The show purports to bend social conventions, but except for the gay themes (and the occasional potshots at the Tea Party and chastity hypocrites), it is deeply conservative; and in the end, everyone reverts to conventional bourgeois morality. Except for one the theme show about drinking, none of the kids ever get drunk. They don’t smoke pot either, take any other drugs, or even acknowledge the existence of a drug culture. They don’t cheat at school. Instead of having an abortion, Quinn carries her baby to term and then gives it up for adoption. And time after time, when presented with a moral dilemma, the kids always do the “right” thing. This allows the show to have it both ways – to appear ground-breaking for their teen audience, but not go too far to offend parents.
And continuing with the point made above, the show is drenched in sexuality but no one ever actually has sex. They dance and sing provocatively and talk about sex constantly, but the characters hardly ever follow through with it. Quinn and Puck had sex once, which resulted in her pregnancy and she hasn’t moved off her celibacy vows since. Quinn [Presumably Finn] lost his virginity to Santana and felt so dirty about it that he might as well have taken celibacy vows. He hasn’t had any action since then. Rachel of course remains a virgin, despite having numerous boys in her bedroom in various stages of undress. Kurt too was a virgin until very recently, and may still be for all we know (it’s not really clear what’s going on physically between him and Blaine.) Emma was engaged to one guy and marries another but she’s still a virgin too. Even the virile Will Schuester has only had sex once on the show – and that was with his estranged wife! In other words, despite all the sex talk, McKinley High might as well be set in the McKinley administration.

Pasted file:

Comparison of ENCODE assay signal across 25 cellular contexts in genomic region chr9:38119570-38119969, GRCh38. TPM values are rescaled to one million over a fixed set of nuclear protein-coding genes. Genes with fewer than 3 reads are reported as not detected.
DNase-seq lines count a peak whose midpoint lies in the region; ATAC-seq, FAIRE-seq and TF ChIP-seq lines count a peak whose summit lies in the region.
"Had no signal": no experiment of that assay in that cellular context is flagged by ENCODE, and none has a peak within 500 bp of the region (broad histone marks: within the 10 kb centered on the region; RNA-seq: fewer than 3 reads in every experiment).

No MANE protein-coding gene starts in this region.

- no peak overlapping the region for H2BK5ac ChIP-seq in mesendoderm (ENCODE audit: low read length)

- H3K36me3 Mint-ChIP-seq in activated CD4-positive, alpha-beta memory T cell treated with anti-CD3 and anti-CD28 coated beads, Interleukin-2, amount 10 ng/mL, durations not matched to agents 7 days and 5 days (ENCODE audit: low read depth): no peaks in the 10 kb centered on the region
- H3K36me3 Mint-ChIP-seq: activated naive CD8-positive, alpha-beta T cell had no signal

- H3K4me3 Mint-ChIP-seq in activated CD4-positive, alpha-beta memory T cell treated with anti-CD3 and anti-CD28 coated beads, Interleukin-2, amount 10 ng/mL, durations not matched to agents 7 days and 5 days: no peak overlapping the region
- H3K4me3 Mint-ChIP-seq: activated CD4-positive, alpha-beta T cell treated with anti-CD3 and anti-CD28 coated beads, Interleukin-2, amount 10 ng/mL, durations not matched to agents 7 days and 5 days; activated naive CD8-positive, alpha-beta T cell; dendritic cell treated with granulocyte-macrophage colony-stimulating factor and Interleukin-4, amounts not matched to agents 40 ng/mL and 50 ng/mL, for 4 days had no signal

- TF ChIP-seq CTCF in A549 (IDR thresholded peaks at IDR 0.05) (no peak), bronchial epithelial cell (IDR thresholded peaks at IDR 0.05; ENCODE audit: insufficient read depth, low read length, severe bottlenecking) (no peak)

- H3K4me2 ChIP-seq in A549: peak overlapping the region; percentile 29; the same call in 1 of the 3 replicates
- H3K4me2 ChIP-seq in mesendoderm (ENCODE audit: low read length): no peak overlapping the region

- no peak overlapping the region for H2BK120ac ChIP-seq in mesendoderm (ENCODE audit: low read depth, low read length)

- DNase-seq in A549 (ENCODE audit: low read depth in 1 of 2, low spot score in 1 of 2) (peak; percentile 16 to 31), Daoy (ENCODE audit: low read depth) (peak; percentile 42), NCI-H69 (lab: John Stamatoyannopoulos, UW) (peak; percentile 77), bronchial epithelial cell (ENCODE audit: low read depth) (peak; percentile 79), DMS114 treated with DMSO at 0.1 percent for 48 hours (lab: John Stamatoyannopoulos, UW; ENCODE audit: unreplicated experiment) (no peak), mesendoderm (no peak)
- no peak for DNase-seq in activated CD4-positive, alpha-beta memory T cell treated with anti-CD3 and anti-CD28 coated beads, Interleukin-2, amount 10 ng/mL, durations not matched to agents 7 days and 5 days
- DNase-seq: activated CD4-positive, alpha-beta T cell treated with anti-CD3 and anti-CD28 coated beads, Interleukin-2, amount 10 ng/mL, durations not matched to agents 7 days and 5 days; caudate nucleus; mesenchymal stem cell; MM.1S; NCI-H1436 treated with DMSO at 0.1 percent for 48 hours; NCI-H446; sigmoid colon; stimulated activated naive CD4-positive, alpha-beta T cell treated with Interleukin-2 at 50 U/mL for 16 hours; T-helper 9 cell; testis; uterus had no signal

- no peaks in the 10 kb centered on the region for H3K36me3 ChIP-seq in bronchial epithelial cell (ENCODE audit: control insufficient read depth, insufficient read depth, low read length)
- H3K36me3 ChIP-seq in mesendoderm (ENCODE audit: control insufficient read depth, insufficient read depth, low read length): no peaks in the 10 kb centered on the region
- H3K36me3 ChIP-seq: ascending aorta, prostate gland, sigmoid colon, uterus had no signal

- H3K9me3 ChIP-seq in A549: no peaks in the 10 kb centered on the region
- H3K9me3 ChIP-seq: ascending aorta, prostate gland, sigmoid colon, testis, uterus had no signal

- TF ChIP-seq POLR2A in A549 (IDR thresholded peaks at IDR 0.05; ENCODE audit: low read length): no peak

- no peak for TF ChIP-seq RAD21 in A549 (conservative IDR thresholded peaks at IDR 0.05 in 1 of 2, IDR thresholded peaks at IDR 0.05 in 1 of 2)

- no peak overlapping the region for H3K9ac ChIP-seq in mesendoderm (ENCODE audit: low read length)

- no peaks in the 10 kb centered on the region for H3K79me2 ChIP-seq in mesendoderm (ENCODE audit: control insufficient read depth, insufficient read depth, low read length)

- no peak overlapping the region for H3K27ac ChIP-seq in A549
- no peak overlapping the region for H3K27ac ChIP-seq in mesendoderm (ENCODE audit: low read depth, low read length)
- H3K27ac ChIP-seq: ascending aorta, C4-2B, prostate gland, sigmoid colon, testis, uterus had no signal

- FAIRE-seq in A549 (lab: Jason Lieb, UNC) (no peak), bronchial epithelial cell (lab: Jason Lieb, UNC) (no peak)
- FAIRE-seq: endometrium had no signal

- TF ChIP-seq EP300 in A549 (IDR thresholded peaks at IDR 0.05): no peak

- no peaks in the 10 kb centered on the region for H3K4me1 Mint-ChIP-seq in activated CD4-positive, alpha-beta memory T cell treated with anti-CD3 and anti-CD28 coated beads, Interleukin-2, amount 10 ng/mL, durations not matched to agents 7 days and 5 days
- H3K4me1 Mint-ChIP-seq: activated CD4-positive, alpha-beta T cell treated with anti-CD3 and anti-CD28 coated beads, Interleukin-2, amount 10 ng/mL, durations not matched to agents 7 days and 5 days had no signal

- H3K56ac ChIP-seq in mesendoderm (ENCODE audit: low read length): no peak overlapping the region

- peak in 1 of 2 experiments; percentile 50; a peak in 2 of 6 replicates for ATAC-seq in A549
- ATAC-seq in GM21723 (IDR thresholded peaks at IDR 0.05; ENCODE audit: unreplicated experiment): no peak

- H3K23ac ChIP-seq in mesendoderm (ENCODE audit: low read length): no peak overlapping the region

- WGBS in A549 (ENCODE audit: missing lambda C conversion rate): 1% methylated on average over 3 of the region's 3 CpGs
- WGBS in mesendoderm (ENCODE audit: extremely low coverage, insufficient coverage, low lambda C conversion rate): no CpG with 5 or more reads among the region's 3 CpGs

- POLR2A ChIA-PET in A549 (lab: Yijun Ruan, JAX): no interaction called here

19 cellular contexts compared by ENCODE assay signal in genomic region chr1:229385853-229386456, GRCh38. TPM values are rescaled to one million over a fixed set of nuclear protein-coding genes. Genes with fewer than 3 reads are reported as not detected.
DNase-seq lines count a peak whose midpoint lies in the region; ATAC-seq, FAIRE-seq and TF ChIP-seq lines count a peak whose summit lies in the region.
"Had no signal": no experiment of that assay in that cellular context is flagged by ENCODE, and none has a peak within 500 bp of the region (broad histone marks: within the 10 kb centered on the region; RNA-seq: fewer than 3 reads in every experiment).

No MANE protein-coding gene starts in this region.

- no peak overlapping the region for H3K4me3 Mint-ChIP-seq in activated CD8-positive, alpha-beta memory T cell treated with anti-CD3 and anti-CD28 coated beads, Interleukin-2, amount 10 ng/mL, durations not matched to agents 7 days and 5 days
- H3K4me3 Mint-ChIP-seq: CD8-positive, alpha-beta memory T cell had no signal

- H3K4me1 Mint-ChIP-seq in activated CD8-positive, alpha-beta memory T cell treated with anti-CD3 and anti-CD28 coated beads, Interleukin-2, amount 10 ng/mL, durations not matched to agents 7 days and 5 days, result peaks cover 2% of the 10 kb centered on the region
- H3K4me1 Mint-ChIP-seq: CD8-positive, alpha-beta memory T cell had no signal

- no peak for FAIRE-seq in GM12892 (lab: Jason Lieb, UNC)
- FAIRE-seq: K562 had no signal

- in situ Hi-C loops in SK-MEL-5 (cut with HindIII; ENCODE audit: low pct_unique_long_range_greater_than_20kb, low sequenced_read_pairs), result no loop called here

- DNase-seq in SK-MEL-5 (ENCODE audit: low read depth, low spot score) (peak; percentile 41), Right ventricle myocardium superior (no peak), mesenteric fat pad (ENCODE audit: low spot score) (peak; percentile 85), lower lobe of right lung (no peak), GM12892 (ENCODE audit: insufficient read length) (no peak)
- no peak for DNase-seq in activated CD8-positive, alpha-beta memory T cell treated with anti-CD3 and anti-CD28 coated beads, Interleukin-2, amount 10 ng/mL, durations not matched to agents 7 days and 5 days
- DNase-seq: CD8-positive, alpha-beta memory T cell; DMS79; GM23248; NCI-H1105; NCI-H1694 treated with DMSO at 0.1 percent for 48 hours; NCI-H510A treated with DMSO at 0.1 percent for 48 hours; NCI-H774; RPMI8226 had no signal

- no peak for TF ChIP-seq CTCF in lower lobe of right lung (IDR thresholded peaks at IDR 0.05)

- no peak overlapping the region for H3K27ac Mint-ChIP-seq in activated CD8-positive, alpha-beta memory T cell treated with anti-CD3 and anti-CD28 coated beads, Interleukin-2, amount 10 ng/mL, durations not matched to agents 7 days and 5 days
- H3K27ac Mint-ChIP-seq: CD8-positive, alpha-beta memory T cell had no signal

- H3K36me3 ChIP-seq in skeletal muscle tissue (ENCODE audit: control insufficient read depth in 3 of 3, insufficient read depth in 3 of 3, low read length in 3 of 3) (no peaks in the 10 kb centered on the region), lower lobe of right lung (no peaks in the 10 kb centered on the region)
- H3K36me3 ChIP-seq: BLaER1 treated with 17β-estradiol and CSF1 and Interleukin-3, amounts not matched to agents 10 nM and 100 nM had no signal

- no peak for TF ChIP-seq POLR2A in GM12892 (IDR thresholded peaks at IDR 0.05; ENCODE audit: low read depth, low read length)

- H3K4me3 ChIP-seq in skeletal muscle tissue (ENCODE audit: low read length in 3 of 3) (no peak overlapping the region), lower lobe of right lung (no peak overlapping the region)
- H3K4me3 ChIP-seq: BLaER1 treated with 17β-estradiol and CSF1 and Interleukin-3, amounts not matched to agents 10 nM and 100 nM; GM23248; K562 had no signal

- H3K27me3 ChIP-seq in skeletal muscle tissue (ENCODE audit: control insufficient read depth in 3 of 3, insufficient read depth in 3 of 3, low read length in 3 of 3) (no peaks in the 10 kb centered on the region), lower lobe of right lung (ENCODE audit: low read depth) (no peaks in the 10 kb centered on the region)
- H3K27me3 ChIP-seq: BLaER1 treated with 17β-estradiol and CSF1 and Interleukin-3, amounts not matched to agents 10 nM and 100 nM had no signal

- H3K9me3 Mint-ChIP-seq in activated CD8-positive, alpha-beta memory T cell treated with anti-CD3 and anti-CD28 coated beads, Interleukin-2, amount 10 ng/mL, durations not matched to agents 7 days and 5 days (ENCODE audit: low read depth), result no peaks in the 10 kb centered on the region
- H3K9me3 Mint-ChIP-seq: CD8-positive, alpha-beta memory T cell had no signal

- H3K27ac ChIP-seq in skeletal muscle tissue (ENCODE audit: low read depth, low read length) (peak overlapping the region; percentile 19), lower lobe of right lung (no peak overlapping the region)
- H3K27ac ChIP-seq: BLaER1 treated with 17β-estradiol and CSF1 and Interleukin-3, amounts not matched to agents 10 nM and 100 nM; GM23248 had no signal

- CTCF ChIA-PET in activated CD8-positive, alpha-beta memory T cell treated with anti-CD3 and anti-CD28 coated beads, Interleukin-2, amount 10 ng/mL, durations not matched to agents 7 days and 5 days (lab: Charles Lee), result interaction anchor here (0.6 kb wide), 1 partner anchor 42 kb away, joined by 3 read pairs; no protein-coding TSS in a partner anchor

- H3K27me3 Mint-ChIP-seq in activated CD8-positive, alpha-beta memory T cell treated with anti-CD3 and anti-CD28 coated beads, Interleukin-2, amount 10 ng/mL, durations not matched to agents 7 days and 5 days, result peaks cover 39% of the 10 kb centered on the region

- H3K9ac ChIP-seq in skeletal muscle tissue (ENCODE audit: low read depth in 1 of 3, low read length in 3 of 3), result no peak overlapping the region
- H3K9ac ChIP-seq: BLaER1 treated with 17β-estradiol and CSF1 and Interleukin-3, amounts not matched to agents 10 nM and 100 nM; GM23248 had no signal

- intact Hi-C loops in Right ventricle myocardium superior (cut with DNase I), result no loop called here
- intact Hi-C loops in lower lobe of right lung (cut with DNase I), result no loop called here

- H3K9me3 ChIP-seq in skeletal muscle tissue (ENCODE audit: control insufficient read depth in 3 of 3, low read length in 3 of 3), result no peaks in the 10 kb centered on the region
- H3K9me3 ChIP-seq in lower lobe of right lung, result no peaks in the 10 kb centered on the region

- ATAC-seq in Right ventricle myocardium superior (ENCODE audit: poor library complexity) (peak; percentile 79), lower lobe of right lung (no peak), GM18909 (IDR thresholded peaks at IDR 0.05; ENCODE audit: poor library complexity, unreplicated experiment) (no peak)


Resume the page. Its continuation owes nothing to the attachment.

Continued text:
via GaryWHolmes.tumblr.com a (somewhat tidied up version can be found here: MediaPost Publications Two Cheers For ‘Glee’ 05/20/2011)
He does have some points. And nevermind drug culture. Puck (if he was a real person) would almost definitely be a smoker (although I’d swallow that Lauren nipped that in the bud). I don’t know about everyone else, but there was a well-attended student smoking area in my high school. And yes, plenty of the band geeks and choir kids smoked too.
Not sure any of the cast strike me as stoners.
What do you guys think? If they were to dirty things up a bit, what would your favourite characters be getting up to?
In Season One Sandy Ryerson was Puck’s drug connection–that’s how he got the pot to put in the cupcakes for their bake sale. Also I think they mentioned he was drunk when he tried to steal the ATM? I kind of assume that up until Blame It On The Alcohol, all of the kids except Rachel had been drunk on occasion, given how unenthusiastic they were about Rachel’s wine coolers.
I kind of agree with him about the sexuality thing, though (although I’m not sure why he assumes Kurt isn’t a virgin anymore–because he’s a guy, I guess? Nothing in the show indicates that he wouldn’t be a virgin, though, given that we’ve had one onscreen kiss between him and his boyfriend, and given that he was pretty firmly freaked out by sex the one time it came up). I think the bigger issue is that the characters having sex tend to be the characters we’re not paying that much attention to. Tina’s statement about the rumors about Asian men (“Not true”) indicate that she and Mike are having sex somewhere offscreen, and Brittany and Artie were obviously having sex at least up until their pregnancy scare. I would have assumed Puck and Lauren would have sex at some point, but then they joined the celibacy club. It’s pretty well-established that Puck was having plenty of sex before that, though, and given that Lauren suggested a sex tape I doubt she’s a virgin either.